Elders may need to commit to a fresh start. Trying to patch up procedures that have already proven ineffective will not work. Four steps can simplify the process: 1) clear the air, 2) set realistic goals, 3) decide on actions, and 4) embrace accountability.
First, elders must be convinced, based upon Scripture that visiting the flock is not a “make work” project, but at the very heart of Biblical shepherding. Most would already be convinced of this, but a restudy of relevant passages such as Psalm 23, Ezekiel 34, John 10, Matthew 25:36 and James 1:27 might be in order. In addition, the elders may need to admit (confess?) among themselves and possibly to the saints that things have been neglected, and affirm that with the Lord’s help a new direction is being undertaken, requesting prayer and cooperation.
Second, given the size of the congregation and its available leadership, a realistic goal should be set. It would seem prudent to visit each individual or family unit a minimum of once per year in their own residence. This latter point is important, because part of the information gained during visitation comes from seeing believers in their own home setting, thus becoming aware of special needs for prayer and any extenuating circumstances which might otherwise remain unknown. An opportunity is thus afforded to pick up on early danger signs that rarely are discovered through contacts made in public such as in the church or at a restaurant.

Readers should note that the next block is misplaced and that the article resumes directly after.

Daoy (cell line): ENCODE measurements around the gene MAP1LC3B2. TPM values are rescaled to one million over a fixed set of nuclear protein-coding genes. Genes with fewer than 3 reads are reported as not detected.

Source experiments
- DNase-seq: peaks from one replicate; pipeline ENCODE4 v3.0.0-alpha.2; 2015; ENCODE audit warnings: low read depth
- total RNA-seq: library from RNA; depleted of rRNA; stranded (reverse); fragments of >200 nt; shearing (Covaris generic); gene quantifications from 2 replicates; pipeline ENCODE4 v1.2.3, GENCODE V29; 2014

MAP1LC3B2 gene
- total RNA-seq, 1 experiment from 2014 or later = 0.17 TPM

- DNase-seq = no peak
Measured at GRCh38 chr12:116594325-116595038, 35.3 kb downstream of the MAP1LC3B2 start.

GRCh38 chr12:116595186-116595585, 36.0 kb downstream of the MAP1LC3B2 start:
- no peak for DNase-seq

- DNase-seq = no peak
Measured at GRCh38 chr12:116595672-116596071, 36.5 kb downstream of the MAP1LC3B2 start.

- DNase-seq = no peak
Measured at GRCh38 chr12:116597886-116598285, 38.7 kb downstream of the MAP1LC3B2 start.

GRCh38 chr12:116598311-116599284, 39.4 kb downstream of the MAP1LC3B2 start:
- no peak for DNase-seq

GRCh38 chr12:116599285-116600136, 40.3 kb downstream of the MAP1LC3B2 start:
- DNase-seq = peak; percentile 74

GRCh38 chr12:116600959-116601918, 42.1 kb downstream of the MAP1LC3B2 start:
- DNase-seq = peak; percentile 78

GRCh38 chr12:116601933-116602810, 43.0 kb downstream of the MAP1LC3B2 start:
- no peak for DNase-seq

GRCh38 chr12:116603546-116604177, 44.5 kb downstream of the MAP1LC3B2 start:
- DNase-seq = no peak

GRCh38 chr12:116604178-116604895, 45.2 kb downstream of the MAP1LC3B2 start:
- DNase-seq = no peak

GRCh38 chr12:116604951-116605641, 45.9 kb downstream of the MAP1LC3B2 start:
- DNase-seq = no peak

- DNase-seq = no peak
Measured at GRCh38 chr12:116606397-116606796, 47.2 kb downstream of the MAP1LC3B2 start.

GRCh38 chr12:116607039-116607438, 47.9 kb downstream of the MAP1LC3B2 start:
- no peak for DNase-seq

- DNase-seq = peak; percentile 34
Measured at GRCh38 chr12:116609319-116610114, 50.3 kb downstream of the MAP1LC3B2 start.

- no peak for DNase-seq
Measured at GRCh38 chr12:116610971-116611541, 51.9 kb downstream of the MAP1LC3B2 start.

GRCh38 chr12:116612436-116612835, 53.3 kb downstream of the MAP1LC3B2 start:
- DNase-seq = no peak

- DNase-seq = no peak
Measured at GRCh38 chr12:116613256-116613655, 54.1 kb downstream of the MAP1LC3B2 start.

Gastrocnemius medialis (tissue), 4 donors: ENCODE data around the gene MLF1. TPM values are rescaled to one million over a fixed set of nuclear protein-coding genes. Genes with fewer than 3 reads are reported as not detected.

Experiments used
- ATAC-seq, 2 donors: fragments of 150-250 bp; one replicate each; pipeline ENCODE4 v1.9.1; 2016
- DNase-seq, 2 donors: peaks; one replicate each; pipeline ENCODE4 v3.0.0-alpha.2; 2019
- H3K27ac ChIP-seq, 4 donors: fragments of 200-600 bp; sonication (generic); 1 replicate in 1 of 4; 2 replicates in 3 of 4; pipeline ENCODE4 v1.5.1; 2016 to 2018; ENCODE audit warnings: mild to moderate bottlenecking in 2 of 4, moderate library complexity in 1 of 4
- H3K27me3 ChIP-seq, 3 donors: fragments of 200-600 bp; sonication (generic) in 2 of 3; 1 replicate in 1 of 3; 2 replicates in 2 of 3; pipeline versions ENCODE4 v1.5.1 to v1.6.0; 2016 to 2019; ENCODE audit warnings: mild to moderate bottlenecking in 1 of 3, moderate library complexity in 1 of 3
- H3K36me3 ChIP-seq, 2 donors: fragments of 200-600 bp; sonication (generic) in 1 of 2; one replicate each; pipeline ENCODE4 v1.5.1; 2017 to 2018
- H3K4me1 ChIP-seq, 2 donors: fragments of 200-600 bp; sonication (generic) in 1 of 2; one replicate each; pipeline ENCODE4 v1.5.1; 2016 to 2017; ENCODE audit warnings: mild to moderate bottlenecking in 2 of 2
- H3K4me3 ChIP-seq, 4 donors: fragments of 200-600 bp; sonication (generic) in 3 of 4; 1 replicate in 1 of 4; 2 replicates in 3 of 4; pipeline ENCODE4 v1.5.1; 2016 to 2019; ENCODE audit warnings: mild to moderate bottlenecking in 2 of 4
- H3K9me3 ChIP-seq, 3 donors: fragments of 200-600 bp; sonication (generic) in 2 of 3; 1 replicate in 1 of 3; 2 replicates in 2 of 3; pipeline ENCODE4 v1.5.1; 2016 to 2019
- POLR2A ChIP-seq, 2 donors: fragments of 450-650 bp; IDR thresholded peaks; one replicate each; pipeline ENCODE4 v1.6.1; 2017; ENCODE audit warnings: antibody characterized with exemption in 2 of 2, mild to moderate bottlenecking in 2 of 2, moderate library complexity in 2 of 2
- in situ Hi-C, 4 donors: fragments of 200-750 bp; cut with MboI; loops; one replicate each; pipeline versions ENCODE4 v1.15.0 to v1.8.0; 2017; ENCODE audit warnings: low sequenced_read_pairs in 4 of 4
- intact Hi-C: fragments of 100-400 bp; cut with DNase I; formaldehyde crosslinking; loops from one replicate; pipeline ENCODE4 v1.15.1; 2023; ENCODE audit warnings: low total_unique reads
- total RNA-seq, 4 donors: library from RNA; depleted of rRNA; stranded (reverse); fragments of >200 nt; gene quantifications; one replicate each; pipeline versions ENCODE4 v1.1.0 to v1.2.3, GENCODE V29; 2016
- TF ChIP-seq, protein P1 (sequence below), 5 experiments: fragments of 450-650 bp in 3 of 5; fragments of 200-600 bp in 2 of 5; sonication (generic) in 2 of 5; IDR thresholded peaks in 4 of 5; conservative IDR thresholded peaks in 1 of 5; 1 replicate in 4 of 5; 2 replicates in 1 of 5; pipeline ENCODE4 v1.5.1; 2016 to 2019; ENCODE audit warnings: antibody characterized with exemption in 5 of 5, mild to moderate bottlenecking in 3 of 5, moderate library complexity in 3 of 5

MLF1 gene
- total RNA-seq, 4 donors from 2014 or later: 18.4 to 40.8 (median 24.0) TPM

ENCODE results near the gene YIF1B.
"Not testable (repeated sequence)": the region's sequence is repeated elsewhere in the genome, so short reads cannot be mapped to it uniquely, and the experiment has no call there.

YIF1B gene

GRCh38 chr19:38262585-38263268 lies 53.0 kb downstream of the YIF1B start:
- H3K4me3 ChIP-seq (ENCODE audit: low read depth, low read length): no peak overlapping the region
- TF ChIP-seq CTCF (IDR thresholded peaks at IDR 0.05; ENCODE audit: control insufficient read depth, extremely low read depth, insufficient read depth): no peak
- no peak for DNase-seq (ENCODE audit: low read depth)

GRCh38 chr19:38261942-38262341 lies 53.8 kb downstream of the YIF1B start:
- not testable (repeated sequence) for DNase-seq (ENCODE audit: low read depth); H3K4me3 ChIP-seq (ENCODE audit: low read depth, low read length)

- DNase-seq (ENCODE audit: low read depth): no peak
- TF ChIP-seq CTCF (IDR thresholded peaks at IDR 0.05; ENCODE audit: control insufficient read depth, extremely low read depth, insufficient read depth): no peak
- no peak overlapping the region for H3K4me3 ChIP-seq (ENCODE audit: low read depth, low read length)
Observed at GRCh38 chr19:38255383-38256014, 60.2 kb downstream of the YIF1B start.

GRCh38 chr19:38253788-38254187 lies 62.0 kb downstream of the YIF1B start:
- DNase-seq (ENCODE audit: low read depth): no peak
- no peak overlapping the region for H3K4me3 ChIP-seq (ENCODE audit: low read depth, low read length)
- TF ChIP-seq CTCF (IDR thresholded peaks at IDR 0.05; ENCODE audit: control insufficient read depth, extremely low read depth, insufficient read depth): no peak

Third, visits should begin with two elders, or with one elder taking along a younger man. Make it clear to all that the first round of visits are not to deal with problems, but only to see where the people live, and open the way for healthy communications in future visits.